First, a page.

Under such constraints, non-military members of the mission did not spend as much time in the field as they might have needed to. Result? More bureaucracy, less diplomacy, and long days spent in the gym, or watching videos, or talking with colleagues and writing reports about what might be going on outside.
Diplomats with effective connections to the grassroots should be great sources of intelligence; the whole point of counterinsurgency warfare is to be present among those you are seeking to win over. Clearly, that was not the case in Kandahar, where a pair of colossal intelligence failures betrayed a shocking state of disconnection from the local population. While Canadians slept behind blast walls and razor wire, the Taliban successfully engineered two massive jailbreaks from the Sarposa prison. Cars and taxis reportedly spirited the escapees away undetected over the course of several hours. This all happened despite the fact that the PRT was located nearby, Corrections Canada had staff working inside the facility, and programs related to the prison were listed among Canada’s priority assistance projects.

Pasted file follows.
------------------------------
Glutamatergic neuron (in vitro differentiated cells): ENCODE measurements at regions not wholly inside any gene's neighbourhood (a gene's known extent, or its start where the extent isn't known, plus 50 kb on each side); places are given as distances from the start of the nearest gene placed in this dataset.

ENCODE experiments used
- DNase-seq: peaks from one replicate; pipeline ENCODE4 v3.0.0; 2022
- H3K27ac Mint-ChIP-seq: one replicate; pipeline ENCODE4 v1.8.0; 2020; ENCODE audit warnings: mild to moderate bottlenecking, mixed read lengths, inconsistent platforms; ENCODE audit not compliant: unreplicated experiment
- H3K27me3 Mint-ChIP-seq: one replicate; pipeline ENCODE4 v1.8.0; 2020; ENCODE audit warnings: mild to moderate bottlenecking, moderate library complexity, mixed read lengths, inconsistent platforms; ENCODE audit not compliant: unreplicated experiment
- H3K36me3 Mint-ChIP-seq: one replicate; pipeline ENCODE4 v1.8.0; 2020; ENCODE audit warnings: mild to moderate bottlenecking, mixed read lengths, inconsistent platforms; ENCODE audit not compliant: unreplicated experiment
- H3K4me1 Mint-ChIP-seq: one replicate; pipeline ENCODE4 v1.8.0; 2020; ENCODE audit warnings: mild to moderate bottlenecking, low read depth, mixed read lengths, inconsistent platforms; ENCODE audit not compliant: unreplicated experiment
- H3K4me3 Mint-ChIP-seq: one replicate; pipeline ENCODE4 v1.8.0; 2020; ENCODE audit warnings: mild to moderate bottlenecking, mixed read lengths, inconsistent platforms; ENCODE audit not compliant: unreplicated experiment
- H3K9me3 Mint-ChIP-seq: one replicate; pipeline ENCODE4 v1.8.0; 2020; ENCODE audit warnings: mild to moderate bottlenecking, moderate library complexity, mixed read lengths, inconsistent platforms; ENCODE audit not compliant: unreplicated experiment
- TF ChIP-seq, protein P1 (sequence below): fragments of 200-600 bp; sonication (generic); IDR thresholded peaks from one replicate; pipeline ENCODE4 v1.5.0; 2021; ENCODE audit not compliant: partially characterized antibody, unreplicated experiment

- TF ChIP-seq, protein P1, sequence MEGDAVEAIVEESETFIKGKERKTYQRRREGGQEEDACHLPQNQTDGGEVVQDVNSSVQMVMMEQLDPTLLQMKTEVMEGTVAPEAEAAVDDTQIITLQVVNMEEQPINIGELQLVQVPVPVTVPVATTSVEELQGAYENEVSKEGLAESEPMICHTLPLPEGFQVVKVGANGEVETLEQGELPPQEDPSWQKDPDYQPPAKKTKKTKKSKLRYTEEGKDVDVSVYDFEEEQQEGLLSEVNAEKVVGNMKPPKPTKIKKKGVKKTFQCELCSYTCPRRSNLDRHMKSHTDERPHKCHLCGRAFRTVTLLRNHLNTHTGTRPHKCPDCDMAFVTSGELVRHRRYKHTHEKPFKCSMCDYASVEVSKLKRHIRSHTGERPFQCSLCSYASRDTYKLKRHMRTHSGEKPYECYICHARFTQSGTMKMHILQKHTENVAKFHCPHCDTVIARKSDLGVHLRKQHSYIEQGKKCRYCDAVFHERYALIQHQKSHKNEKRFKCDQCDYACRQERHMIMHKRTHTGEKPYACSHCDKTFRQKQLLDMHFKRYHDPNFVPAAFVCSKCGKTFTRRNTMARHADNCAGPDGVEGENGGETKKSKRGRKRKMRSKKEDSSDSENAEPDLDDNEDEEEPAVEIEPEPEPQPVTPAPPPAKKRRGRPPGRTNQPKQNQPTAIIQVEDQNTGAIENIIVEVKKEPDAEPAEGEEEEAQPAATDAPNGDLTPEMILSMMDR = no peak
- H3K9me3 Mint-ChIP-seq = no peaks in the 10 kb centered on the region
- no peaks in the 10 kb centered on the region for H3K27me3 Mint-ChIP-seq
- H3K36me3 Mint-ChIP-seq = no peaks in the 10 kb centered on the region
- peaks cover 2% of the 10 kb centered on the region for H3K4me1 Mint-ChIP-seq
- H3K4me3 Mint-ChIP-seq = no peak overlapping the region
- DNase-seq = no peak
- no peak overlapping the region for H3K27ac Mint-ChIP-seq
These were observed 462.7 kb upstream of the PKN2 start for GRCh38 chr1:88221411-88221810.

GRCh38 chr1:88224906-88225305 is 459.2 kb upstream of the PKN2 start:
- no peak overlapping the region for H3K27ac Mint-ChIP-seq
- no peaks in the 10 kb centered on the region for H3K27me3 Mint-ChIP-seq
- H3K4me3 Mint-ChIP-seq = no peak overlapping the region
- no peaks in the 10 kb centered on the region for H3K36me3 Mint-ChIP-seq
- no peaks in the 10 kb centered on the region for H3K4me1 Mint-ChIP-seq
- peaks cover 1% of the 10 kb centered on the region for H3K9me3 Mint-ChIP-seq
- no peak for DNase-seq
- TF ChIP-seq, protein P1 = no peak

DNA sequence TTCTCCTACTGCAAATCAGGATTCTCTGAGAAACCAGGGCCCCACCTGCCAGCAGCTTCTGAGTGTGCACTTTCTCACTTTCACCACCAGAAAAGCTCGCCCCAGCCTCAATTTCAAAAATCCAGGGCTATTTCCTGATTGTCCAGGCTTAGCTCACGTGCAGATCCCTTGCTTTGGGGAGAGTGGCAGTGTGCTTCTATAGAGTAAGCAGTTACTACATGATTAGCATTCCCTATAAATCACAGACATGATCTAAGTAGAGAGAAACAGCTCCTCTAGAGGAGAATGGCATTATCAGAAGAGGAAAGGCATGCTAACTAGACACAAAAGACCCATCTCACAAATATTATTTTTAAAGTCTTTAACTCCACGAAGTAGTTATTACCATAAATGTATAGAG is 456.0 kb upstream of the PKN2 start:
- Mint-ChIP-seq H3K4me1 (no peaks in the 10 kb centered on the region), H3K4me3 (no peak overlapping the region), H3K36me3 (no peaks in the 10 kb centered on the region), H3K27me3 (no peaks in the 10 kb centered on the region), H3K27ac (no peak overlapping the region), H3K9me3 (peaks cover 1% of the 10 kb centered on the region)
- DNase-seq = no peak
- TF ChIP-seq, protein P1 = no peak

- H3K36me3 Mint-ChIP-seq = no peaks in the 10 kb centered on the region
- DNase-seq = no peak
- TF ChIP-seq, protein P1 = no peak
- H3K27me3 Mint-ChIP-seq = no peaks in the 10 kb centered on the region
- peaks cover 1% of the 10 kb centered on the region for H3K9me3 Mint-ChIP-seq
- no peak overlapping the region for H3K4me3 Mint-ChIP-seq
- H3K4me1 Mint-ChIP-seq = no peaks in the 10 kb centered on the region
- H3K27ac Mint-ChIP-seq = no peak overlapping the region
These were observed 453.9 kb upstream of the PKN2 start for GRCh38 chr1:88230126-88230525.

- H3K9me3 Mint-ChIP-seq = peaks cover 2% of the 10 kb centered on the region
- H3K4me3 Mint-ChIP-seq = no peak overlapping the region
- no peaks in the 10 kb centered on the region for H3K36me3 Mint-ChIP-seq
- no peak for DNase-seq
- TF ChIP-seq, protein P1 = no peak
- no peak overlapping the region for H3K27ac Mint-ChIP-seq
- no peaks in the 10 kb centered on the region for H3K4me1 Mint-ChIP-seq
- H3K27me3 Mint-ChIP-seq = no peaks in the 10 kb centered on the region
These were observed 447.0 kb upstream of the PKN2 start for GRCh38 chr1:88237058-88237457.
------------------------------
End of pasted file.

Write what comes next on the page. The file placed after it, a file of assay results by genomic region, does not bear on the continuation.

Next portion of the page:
Not exactly the sort of legacy that the government had hoped for. Yet if Canadian representatives are unable — or unwilling — to swim at large in the sea of the people, they inevitably will be left high and dry, hopelessly beached like fish out of water.
There are no panaceas; maintaining official representation abroad can be dangerous. But we can’t cover every eventuality. By imposing drastic reductions on diplomacy’s scope, or by effectively knocking it back to set-piece encounters between designated envoys, charges of irrelevance will become a self-fulfilling prophecy.